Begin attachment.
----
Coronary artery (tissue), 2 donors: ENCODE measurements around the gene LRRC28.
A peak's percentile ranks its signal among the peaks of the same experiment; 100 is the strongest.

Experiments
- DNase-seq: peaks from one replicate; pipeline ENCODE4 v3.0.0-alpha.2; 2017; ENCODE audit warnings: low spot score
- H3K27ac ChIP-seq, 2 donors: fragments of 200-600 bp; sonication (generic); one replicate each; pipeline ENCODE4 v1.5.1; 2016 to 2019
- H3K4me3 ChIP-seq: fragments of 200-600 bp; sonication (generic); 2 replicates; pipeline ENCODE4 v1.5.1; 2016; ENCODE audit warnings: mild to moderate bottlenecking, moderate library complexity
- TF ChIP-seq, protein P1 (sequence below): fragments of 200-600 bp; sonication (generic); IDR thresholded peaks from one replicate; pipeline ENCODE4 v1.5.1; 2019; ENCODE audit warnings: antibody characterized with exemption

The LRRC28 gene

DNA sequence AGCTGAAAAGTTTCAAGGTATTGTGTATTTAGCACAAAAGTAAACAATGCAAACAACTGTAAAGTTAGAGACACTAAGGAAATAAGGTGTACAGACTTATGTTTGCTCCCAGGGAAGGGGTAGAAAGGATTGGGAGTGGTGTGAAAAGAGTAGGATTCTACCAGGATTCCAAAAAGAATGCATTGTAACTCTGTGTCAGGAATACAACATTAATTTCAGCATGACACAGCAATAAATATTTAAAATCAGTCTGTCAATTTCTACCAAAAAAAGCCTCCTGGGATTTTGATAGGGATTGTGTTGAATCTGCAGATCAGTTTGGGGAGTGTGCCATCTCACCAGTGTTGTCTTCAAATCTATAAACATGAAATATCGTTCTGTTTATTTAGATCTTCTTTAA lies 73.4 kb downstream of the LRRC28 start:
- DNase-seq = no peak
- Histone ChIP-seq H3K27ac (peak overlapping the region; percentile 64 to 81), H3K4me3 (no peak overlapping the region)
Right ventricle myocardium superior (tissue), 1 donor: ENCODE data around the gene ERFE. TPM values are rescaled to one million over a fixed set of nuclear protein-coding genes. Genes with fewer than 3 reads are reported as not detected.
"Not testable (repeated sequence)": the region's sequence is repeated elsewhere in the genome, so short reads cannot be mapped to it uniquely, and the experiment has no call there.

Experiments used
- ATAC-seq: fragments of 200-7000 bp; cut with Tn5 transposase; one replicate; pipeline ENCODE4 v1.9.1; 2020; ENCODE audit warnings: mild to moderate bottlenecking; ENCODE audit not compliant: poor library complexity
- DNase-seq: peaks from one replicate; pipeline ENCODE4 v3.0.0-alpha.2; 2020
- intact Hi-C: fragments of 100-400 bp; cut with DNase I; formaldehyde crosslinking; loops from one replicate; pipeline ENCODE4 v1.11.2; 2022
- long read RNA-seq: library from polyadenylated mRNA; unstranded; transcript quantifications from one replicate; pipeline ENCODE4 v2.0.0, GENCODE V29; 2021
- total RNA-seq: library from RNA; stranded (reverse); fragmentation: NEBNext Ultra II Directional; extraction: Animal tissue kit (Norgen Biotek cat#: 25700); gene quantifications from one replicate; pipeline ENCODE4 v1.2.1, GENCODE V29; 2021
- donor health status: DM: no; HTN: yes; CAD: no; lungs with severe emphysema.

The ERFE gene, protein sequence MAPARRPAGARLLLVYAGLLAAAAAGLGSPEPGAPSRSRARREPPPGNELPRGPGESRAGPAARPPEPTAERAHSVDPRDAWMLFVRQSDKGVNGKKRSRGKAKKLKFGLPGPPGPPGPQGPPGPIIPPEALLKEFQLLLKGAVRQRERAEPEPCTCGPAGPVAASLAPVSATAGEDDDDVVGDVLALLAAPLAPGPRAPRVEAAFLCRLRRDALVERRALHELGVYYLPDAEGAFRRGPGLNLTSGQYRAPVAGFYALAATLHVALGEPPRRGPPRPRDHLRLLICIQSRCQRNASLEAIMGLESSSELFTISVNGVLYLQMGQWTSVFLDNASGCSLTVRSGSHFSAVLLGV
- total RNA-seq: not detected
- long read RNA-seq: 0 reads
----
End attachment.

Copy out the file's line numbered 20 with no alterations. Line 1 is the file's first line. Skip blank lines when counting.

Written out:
- donor health status: DM: no; HTN: yes; CAD: no; lungs with severe emphysema.